Seizing the electric vehicle infrastructure opportunity

Cracking the real estate challenge to reap the benefits of the Infrastructure Investment and Jobs Act

Signed into law in November 2021, the bipartisan Infrastructure Investment and Jobs Act (IIJA) provides $7.5 billion to advance electric vehicle (EV) adoption. States have a rare opportunity to claim significant federal budget dollars for EV infrastructure by submitting detailed five-year plans for approval. The catch? The deadline is tight, and states will require expertise in a range of disciplines - from electric utility planning to real estate negotiations and public-private partnerships - to create a solid plan.

IIJA establishes several grant programs to accelerate build-out of a convenient, reliable, affordable and equitable public charging network nationwide. Initially, grants will come from the $5 billion National Electric Vehicle Infrastructure (NEVI) formula grant program. This first round of funding is intended to help states build out a nationwide network of EV charging stations along National Alternative Fueling Corridors established by prior legislation.

That’s where the challenge comes in. To claim NEVI grant allocations, states and territories must submit EV charger deployment plans to the newly established Joint Office of Energy and Transportation no later than August 1, 2022. However, 180-day minimum standards and requirements for the NEVI program will not be available until May 2022.

The August 1 deadline requires states to prepare complex and detailed plans in a relatively short timeframe. Furthermore, the NEVI program has fairly narrow requirements to achieve its policy goal. State departments of transportation will need to coordinate closely with their energy and environment departments, among other offices, and be very strategic to meet the submission requirements and deadline.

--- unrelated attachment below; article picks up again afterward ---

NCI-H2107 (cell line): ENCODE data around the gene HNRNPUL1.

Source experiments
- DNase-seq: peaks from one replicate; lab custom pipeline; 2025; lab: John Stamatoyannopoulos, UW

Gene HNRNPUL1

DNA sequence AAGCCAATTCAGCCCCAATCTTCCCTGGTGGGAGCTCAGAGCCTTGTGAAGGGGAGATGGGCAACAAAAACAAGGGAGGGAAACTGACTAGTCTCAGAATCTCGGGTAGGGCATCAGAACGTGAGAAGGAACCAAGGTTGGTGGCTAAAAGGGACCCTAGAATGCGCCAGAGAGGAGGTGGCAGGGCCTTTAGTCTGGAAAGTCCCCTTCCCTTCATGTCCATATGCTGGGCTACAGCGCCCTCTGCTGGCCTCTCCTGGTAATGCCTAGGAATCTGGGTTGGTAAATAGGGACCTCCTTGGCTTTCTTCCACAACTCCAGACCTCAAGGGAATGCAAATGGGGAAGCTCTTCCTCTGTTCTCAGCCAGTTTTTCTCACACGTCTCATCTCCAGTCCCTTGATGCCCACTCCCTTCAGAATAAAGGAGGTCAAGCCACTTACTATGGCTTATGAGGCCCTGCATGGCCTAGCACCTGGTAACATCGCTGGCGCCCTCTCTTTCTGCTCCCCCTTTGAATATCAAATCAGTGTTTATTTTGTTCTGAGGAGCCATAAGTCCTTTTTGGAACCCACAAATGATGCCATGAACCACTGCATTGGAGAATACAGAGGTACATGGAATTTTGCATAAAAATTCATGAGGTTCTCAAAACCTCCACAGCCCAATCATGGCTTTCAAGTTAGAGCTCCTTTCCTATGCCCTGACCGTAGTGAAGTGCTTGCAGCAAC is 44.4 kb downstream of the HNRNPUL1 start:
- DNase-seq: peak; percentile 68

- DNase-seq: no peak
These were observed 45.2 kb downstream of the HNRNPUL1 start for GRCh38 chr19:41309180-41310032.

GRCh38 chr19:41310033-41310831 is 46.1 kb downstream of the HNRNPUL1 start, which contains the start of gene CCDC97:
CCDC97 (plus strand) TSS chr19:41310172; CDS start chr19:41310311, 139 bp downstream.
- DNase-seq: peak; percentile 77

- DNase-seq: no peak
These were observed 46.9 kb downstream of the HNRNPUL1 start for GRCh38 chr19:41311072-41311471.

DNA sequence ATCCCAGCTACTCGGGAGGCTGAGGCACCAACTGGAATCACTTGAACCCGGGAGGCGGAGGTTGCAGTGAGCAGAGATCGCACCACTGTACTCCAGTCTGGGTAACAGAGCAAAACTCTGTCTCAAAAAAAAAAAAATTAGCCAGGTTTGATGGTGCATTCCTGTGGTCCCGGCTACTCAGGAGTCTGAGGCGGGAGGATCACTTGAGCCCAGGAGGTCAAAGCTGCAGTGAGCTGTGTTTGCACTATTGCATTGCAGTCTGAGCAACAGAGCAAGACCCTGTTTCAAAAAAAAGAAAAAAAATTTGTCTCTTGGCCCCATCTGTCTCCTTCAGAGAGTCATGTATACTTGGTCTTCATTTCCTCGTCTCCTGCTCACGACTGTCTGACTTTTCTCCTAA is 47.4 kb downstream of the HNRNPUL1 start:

The site-mapping challenge

The NEVI program seeks to ensure that consumers will have access to fast charging stations every 50 miles along designated Alternative Fueling Corridors. Each station must be located within one mile of the interstate. Therefore, states are advised to focus on sites along the Alternative Fueling Corridors, which comprise nearly 60,000 miles of interstate highways in 48 states and the District of Columbia.

The exception is when a state can demonstrate that its Alternative Fueling Corridor(s) is already built out per the NEVI requirements.

State plans don’t need to include specific EV charging infrastructure locations, but should illustrate adequate coverage. Plans also should offer an overall strategy for creating, upgrading or expanding installations over time.

That doesn’t narrow the scope as much as you might assume. Charging stations can be potentially installed anywhere from gas stations and shopping malls to municipal parking lots and highway rest stops. Deployment costs will vary widely. States need to anticipate the costs and potential obstacles in the way of securing well-located sites.

The following are six critical considerations for your state EV charging plan.

  1. Types of locations: States need to identify the communities in which chargers should be installed, and the desired types of sites. Locations could include, for instance, a truck stop next to the interstate, a suburban shopping center or a small-town site a mile off the main highway. In urban areas, simply finding a viable site of any kind may be a challenge.

    Also critical is prioritizing sites that are unlikely to attract private EV charging investment anytime soon. For instance, you may seek to add stations in rural, isolated/lower density and disadvantaged communities to provide equitable access. Or, you may be anticipating future growth in certain communities, where an EV charging station could meet the needs of the future population while also supporting the national network concept.

    Fast charging may require expensive electric infrastructure upgrades, so a critical consideration is whether a site will be available for 10 years or more to justify the investment. You will need to avoid transitory sites and focus instead on sites available for long-term lease or easements.